Sift through bad prospects using an agency sales intake process

Use a sales intake process to quickly eliminate bad prospects at your agency.

Clients have recently shared a common concern—they’re worried about wasting time on bad sales leads at their agency. The solution is to get better at qualifying your sales leads up front.

You do that by building a sales intake process—and you do that by asking and stating the right things from the beginning.

As you develop your agency’s sales intake process, here are five factors to consider—and then apply.

1) Attitude: “Friendly yet exclusive”

I recommend an approach I call “friendly yet exclusive.” That is, you’re glad to see if there’s a match—friendly—but you’ll only work with people who are a good match for you—exclusive.

You can use a different approach—be sure it fits your agency’s culture and positioning—but I like that friendly-yet-exclusive lets agencies find a balance between being helpful and taking care of themselves.

2) Marketing that attracts and repels

The right kind of exclusivity starts with your marketing—especially your website and social media profiles. Are you making it clear who’s your ideal client? Are you producing content designed to attract that ideal target and repel prospects who aren’t?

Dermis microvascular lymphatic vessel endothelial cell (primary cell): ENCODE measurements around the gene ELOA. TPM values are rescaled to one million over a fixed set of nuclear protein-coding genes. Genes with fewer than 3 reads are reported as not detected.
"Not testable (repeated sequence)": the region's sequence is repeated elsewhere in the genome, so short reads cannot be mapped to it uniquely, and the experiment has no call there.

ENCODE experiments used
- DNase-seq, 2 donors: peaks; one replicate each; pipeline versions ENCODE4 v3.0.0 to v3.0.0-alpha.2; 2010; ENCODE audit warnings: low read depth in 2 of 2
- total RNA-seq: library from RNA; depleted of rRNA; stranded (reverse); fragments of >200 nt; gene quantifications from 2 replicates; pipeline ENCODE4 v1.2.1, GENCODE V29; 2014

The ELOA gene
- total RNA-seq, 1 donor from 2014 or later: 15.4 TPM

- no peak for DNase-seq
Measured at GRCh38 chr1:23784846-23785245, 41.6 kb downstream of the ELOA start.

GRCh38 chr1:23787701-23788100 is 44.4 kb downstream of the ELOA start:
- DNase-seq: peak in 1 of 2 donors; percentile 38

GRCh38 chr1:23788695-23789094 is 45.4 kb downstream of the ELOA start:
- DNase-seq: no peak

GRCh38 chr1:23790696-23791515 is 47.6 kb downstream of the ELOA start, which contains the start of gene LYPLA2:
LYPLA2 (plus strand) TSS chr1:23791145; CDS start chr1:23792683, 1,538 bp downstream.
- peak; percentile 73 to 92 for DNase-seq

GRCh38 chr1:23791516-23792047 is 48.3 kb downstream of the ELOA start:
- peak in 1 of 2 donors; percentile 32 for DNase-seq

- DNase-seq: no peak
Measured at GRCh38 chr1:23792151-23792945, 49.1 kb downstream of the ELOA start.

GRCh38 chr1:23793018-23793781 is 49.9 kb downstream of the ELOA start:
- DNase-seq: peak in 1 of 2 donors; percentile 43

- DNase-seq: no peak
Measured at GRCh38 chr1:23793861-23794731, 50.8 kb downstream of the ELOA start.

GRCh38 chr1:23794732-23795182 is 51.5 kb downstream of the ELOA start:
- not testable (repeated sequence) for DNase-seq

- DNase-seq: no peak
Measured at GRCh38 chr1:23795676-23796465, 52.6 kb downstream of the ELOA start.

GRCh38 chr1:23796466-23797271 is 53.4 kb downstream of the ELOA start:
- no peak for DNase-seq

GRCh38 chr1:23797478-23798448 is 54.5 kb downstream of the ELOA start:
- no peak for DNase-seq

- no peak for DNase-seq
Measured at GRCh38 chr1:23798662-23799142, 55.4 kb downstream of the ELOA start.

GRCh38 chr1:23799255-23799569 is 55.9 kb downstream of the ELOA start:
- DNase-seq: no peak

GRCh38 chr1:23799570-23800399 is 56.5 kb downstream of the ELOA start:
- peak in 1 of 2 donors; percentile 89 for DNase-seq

A client noted that his agency’s former office created a lot of problems for him—it “attracted half the wrong clients and repelled half the right clients.”

The two most obvious places to look are your self-descriptions—what does your agency say it does, and for whom—and your case studies or portfolio—do you feature only the types of clients you want more of?

3) The right contact process

How do you encourage prospects to get in touch? Some prospects prefer phone; others prefer email—either is fine, depending on what works best for you. At a minimum, though, I recommend putting qualifying factors on your contact page.

Your goal is for people to see who’s a match—so that poor fits are less likely to contact you in the first place, and so that you encourage great fits to move forward.

If you offer a contact form—a good idea, even if not everyone will use it—consider the right questions to ask.

Instead of asking, “What’s your budget?” at this point, I recommend asking, “Do you have a budget yet?” People feel safer answering that second question—but the answer is almost as useful. If someone doesn’t have a budget yet, they’re shopping around, and you can temper your response.